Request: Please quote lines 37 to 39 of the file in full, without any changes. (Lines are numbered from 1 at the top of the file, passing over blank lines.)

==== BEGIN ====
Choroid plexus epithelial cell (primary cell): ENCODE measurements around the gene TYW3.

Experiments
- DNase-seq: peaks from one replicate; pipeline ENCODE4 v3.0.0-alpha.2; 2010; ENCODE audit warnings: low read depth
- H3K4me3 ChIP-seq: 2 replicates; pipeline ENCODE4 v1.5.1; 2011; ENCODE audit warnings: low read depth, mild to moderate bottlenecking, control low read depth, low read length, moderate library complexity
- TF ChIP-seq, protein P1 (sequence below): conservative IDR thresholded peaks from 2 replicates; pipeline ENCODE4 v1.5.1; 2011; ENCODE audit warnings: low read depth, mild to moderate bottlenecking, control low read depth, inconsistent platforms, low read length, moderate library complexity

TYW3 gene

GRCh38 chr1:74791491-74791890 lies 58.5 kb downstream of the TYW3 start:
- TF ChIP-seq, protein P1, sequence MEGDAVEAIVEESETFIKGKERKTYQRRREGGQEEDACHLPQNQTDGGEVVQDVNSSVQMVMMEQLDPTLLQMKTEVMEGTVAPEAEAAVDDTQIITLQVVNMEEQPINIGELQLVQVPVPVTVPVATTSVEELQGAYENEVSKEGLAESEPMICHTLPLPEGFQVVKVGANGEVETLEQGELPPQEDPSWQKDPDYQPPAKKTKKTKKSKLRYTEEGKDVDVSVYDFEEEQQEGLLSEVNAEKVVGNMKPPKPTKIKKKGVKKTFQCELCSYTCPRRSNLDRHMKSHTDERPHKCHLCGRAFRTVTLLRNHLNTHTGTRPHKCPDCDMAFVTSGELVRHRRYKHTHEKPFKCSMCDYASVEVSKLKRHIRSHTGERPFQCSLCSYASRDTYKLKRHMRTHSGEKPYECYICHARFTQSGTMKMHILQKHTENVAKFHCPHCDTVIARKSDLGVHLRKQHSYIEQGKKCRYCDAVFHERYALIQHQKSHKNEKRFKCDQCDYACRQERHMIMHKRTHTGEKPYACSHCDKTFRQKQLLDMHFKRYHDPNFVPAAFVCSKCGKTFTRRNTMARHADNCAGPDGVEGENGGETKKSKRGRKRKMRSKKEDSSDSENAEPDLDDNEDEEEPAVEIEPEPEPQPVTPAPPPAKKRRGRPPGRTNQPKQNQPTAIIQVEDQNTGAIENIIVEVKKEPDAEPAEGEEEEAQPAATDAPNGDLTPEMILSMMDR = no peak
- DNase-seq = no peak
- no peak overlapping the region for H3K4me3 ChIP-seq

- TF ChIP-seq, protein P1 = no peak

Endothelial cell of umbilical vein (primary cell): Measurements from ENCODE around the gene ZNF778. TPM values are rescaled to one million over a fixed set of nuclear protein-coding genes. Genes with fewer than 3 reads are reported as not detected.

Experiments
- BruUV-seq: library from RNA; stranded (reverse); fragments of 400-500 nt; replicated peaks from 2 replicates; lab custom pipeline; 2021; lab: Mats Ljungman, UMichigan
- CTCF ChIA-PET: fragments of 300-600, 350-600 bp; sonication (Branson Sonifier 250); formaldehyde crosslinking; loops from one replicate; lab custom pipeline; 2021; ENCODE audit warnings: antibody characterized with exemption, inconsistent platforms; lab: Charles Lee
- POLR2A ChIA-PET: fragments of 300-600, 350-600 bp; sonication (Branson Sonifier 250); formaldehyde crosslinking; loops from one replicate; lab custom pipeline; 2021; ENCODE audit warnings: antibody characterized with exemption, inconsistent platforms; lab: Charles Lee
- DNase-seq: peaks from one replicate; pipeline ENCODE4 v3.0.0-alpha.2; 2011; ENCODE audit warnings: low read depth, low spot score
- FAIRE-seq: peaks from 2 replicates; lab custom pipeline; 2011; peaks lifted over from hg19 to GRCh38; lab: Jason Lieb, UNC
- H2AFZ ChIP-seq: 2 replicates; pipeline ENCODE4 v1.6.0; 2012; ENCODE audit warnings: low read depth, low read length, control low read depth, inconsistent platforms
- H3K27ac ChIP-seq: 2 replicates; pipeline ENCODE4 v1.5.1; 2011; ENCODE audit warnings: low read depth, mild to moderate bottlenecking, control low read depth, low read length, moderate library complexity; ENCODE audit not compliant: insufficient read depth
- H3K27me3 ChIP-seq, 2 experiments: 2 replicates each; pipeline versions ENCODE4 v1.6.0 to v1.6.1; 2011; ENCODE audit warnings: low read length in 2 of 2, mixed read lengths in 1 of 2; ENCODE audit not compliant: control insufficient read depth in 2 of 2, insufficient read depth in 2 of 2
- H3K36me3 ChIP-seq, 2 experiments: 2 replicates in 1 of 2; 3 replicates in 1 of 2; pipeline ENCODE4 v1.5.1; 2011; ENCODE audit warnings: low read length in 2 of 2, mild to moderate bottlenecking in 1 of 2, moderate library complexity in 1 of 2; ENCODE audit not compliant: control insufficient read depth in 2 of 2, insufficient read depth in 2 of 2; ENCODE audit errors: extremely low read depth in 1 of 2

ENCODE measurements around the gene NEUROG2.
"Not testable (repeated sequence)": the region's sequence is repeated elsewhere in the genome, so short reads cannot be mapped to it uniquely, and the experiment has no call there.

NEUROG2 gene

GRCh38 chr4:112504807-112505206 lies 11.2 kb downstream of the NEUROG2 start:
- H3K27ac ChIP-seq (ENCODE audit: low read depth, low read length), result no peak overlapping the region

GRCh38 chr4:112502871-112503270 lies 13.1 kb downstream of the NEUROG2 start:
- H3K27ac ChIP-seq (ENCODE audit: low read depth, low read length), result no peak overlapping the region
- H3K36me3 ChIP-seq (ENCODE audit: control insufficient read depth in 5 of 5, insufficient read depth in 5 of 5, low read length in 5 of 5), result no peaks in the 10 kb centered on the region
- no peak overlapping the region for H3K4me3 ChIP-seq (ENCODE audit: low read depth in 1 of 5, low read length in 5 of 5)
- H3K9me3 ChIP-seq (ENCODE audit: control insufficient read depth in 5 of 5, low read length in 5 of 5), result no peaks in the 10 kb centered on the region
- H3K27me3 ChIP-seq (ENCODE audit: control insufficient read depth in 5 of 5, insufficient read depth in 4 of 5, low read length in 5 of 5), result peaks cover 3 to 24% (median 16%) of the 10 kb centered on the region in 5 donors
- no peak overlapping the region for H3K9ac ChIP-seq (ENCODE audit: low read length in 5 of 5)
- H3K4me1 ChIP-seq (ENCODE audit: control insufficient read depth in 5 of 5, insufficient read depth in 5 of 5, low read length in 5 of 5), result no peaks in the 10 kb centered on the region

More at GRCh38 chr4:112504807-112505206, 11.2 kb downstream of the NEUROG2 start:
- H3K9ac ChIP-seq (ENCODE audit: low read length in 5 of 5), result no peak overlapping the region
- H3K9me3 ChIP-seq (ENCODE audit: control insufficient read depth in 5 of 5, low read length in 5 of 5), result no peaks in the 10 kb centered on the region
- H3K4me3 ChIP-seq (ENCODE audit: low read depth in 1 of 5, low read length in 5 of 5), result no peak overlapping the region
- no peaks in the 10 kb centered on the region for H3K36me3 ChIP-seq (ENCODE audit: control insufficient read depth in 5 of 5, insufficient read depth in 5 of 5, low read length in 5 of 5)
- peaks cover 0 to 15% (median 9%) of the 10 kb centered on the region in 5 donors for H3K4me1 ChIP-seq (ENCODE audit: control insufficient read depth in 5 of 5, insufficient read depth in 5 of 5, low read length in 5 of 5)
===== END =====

- H3K9ac ChIP-seq (ENCODE audit: low read length in 5 of 5), result no peak overlapping the region
- H3K9me3 ChIP-seq (ENCODE audit: control insufficient read depth in 5 of 5, low read length in 5 of 5), result no peaks in the 10 kb centered on the region
- H3K4me3 ChIP-seq (ENCODE audit: low read depth in 1 of 5, low read length in 5 of 5), result no peak overlapping the region